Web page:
Global shipments of personal computers rose 15.3 percent in 2005 with Dell (DELL) extending its lead over Hewlett-Packard (HPQ) and Europe overtaking the United States as the largest market, a survey showed on Thursday.

Worldwide sales of personal computers (PCs) rose to 218.5 million units in 2005 from 189.5 million in 2004, according to preliminary data from market research group Gartner.

Shipments in Europe, Middle East and Africa grew 17.1 percent to 72.7 million units, overtaking the United States, which grew 7.5 percent to 67 million.

In 2004, the United States still slightly exceeded Europe, both regions taking about 62 million units.

The fastest growth in 2005 was in Asia-Pacific countries and in Latin America, where unit sales increased 26 percent to 42.8 million and 14.7 million respectively.

Dell continued to grow more than the industry average, as its worldwide PC shipments grew 18.6 percent in 2005. Its global market share ended at 16.8 percent, up from 16.4 percent.

"However, Dell's worldwide growth rate started to slow down in the second half of 2005. During the fourth quarter, Dell's growth slightly exceeded the worldwide average, and it gained more from overseas markets," Gartner said in a statement.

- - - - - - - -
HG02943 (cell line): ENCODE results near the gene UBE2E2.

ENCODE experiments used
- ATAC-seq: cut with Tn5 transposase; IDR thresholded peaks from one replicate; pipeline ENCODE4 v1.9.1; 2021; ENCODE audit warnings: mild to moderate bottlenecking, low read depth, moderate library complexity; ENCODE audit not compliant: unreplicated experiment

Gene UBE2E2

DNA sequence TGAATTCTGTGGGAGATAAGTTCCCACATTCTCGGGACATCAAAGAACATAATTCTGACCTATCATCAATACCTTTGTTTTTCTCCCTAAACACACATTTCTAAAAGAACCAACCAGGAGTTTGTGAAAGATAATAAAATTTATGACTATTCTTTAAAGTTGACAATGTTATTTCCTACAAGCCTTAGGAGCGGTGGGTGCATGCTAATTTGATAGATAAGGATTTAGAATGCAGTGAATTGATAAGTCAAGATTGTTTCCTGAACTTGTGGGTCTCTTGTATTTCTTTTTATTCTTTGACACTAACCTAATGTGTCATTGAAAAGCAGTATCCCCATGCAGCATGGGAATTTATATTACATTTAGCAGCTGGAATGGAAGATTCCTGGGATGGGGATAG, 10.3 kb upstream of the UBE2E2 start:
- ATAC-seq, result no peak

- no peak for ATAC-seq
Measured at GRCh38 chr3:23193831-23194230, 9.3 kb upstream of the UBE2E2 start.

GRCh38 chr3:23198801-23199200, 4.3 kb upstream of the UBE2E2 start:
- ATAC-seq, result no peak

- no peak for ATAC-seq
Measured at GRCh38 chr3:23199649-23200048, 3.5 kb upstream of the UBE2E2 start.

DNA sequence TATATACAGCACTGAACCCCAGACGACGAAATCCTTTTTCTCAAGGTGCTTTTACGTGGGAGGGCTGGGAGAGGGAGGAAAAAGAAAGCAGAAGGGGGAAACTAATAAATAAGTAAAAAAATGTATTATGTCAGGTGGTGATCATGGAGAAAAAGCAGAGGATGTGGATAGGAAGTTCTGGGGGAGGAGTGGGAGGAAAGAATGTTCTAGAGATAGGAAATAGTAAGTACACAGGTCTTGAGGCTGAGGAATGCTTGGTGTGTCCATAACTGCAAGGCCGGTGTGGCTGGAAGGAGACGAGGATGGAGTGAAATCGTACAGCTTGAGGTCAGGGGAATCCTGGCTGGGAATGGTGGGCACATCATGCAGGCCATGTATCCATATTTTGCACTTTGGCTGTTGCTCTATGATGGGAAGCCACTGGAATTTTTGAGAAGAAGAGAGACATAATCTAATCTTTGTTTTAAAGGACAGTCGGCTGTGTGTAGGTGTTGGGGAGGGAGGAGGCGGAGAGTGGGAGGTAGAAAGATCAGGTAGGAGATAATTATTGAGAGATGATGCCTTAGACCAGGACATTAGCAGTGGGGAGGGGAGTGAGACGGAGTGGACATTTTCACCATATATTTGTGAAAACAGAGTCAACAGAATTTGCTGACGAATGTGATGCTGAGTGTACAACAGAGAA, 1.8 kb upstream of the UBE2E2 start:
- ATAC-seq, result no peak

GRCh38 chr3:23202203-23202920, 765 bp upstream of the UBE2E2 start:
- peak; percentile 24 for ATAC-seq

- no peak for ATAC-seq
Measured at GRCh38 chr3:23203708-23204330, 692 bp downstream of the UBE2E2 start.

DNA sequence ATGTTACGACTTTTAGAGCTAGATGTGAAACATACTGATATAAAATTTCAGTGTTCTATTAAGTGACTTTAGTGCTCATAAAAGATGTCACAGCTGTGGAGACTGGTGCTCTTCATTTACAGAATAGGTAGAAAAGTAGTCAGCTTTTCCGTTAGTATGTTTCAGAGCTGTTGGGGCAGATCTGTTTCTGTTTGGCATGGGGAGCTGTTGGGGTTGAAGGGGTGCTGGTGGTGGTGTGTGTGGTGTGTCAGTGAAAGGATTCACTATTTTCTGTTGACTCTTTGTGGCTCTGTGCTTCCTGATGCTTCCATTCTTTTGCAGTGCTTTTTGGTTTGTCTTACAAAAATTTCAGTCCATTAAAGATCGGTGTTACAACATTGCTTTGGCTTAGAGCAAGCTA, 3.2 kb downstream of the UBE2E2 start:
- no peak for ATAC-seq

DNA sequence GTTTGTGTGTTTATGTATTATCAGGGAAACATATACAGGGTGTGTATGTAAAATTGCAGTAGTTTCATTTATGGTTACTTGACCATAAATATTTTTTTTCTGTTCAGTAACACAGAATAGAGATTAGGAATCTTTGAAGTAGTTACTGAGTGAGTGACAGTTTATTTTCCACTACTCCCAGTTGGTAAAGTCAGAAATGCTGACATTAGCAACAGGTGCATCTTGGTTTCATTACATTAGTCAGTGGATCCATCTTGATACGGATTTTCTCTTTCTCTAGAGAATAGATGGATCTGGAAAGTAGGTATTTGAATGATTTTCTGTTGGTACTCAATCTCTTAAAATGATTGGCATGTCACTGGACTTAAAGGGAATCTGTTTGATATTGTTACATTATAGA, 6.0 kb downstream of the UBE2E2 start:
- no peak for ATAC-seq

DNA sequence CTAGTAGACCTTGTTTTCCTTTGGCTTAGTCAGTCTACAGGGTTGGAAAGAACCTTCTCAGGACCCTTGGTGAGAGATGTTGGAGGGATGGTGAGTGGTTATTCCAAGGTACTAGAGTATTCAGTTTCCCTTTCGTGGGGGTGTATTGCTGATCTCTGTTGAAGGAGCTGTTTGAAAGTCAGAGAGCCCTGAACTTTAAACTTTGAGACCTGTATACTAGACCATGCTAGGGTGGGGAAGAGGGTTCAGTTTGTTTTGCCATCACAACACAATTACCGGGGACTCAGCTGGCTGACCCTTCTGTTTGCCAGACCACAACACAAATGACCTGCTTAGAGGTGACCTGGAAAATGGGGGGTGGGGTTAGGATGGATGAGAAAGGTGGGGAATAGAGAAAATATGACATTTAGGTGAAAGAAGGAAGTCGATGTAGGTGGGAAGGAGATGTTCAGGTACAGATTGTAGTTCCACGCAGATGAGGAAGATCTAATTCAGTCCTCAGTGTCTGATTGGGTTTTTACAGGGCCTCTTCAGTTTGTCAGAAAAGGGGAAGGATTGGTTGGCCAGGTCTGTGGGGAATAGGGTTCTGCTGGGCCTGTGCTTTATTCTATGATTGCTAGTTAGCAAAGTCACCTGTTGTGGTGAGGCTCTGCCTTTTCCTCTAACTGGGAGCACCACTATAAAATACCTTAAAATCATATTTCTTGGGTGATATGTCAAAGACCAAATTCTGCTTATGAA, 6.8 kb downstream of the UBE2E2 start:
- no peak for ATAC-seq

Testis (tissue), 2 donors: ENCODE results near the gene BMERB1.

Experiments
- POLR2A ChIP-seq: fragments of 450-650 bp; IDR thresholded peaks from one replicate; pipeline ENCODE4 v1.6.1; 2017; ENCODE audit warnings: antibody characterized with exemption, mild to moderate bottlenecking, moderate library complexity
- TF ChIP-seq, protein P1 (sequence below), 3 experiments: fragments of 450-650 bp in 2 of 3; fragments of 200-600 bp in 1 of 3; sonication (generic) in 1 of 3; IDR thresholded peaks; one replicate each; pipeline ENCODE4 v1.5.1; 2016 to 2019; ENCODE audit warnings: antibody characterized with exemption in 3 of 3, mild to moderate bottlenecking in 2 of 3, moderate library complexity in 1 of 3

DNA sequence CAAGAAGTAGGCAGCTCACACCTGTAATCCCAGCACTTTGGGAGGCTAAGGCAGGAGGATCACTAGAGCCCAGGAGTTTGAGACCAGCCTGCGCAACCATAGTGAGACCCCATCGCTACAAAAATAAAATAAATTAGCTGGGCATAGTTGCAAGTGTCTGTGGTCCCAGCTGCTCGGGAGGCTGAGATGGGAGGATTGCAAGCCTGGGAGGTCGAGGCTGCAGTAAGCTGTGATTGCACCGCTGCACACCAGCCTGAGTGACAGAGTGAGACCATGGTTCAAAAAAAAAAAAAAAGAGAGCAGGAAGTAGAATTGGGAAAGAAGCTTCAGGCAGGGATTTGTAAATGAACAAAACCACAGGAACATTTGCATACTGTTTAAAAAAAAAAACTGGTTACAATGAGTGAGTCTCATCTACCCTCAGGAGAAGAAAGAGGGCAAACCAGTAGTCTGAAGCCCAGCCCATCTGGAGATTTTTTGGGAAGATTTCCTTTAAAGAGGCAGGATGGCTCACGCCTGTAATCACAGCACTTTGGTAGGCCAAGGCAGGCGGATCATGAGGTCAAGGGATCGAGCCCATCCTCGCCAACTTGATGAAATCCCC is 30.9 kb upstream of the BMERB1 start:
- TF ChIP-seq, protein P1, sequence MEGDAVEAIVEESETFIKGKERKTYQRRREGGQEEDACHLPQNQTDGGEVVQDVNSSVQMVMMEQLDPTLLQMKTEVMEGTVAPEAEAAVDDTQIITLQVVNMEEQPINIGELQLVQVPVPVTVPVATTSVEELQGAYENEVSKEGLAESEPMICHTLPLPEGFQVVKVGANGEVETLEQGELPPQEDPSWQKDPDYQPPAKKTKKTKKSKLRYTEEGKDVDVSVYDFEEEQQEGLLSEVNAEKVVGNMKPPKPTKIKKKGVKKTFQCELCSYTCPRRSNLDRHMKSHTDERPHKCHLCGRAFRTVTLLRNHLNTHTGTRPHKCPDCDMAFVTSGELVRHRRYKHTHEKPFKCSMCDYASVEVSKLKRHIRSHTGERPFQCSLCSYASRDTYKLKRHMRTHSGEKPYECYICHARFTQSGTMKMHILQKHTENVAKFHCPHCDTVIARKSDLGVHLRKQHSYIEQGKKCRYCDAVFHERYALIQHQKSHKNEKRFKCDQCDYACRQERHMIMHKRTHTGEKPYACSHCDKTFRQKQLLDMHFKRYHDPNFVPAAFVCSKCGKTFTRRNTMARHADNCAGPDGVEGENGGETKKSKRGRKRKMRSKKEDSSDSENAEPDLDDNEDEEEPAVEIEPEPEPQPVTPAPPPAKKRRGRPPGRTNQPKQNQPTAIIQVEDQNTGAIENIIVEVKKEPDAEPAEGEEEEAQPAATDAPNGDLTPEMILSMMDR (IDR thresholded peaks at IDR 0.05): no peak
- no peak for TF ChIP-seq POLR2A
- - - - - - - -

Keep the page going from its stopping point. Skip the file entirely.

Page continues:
Global No. 2 Hewlett-Packard lost a little bit of ground to its closest rivals as its market share slipped to 14.5 percent in 2005 from 14.6 percent in 2004.

Third-placed Lenovo from China, which took over IBM's (IBM) PC operations, increased its market share to 6.9 percent from 6.8 percent, and Acer from Taiwan expanded to 4.6 percent market share from 3.4 percent in 2004.

Fujitsu and Fujitsu-Siemens (SI) remained steady at 3.8 percent, and were overtaken by Acer.

In the United States, fourth-quarter results confirmed that the U.S. professional market replacement cycle has peaked.

"Both small and midsize business and enterprise markets showed softness in demand," Gartner analyst Mika Kitagawa said.

In general, shipments of portable computers were growing fast and desktop computers were not, and Gartner said many shipped PCs were still sitting in warehouses.

"Concerns over inventory continue to exist. With the exception of Hewlett-Packard, all the vendors increased their average days of inventory over 2004, rising for some of them by more than a third," its report said.